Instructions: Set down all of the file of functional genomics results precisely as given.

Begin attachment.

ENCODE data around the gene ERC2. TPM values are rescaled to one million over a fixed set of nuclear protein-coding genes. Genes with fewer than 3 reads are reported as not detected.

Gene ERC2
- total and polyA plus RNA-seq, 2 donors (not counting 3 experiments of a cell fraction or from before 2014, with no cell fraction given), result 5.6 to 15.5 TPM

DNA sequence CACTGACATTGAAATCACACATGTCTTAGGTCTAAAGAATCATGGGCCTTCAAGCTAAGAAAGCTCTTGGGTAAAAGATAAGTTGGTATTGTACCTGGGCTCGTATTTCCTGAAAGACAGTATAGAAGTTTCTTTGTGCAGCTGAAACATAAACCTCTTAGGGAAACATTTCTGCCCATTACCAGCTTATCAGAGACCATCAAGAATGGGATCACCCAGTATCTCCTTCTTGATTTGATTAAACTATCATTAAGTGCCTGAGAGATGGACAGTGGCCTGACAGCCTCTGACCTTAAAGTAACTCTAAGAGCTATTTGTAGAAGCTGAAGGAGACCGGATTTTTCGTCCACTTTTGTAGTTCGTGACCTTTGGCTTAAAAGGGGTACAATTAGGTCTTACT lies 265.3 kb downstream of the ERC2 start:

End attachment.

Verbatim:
ENCODE data around the gene ERC2. TPM values are rescaled to one million over a fixed set of nuclear protein-coding genes. Genes with fewer than 3 reads are reported as not detected.

Gene ERC2
- total and polyA plus RNA-seq, 2 donors (not counting 3 experiments of a cell fraction or from before 2014, with no cell fraction given), result 5.6 to 15.5 TPM

DNA sequence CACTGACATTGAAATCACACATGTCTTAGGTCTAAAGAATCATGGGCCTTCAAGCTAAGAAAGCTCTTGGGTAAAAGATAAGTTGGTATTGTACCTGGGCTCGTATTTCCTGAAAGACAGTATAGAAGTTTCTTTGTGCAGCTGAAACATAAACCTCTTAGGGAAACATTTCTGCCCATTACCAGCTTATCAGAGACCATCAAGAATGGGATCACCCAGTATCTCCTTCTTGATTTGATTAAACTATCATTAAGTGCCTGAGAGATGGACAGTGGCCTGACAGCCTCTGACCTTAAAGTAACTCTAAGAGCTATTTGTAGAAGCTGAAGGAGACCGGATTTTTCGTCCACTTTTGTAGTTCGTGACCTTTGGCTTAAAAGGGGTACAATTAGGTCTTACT lies 265.3 kb downstream of the ERC2 start: